The Back Channel: A Memoir of American Diplomacy and the Case For Its Renewal
By William J. Burns
Random House, 2019
William Burns spent thirty-three years in the US Foreign Service, retiring as a career ambassador after a stint as Deputy Secretary of State from 2011 to 2014, and as he writes in his important new volume, The Back Channel, he’s seen history being made:
Long before Trump’s election, my diplomatic apprenticeship exposed me to the best - and worst - of American statecraft and its practitioners, from the early rituals of my first overseas tour to a junior role in a Reagan White House recovering from the self-inflicted wound of the Iran-Contra affair. I saw adept American diplomacy under Bush and Baker and marveled at the skill with which they harnessed America’s extraordinary leverage to shape a post-Cold War order. In Boris Yeltsin’s Russia, I learned the limits of American agency when it is arrayed against the powerful forces of history. As ambassador in Jordan, I was reminded that American leadership could make a profound difference, especially to a partner undergoing a precarious and consequential transition.
Right to the end of his long years of service, Burns was deeply involved in pivotal diplomatic events, including most notably the controversial Iran nuclear deal he labored to construct under the leadership of John Kerry and President Obama. And the mention of that deal naturally goes hand-in-hand with the mention of Donald Trump. A diplomat of Burns’ standing would probably have been tempted to write a memoir even under the placid administration of a President Clinton or a President Sanders, but in light of the Trump administration’s “profoundly self-destructive shock and awe campaign against professional diplomacy,” the inclination becomes a duty. The bulk of The Back Channel details the dramatic high points of Burns’ long career, but the clear animating force of the book is the author’s worry that all the behind-the-scenes labors of his friends and colleagues over the years have been summarily invalidated by an idiot in the Oval Office. “American diplomacy is adrift at a moment in history in which it means more than ever to our role as the pivotal power in world affairs,” he writes. “It will take a generation to reverse the underinvestment, overreach, and strategic operational flailing of recent decades, not to mention the active sabotage of recent years under President Trump.”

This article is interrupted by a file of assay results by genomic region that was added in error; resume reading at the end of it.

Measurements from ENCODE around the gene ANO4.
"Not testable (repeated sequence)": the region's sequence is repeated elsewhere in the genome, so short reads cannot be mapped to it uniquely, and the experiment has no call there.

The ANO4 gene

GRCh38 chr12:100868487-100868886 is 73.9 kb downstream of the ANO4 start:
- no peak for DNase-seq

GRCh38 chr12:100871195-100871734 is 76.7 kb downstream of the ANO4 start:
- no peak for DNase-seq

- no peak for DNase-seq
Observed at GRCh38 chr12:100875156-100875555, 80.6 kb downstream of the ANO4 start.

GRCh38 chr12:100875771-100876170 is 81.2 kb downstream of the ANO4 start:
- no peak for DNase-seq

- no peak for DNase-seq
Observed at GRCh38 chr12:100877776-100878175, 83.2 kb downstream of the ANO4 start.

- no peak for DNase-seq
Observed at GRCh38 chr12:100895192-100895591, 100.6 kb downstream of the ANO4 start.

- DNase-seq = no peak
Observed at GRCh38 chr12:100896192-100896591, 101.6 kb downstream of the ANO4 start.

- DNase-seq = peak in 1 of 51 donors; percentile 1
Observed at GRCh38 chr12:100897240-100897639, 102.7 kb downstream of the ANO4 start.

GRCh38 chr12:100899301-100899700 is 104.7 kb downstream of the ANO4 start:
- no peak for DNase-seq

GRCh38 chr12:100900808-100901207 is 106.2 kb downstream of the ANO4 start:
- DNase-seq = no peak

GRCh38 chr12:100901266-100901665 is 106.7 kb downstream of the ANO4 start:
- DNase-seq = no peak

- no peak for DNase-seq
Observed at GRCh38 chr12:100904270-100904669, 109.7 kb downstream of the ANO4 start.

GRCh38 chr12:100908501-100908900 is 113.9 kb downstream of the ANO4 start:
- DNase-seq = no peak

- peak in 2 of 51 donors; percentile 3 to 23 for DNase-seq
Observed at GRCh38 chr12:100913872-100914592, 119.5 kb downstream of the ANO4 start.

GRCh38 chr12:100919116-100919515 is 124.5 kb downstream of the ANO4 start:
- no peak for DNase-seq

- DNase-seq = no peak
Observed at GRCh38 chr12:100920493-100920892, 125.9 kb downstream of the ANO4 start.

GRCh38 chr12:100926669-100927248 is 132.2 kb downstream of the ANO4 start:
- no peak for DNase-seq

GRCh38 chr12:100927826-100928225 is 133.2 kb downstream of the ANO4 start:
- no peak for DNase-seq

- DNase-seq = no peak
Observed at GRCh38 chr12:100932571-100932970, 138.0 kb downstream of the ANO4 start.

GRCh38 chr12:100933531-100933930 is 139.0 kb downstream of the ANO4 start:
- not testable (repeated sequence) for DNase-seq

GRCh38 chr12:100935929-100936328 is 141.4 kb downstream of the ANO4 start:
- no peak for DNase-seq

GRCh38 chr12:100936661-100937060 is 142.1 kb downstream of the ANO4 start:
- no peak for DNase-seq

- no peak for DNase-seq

“Active sabotage” is strong stuff, particularly coming from a former ambassador. More so than any other federal government employees, Foreign Service veterans traditionally have been very careful with language; in tense negotiations, even a single poorly-chosen word can have outsized consequences. The stark nature of the warnings Burns issues about the Trump administration are the alarm-bells ringing in the background of an otherwise calm and personable memoir.
—Steve Donoghue was a founding editor of Open Letters Monthly. His book criticism has appeared in the Boston Globe, the Wall Street Journal, The Spectator, and the American Conservative. He writes regularly for the National, the Washington Post, the Vineyard Gazette, and the Christian Science Monitor. His website is http://www.stevedonoghue.com.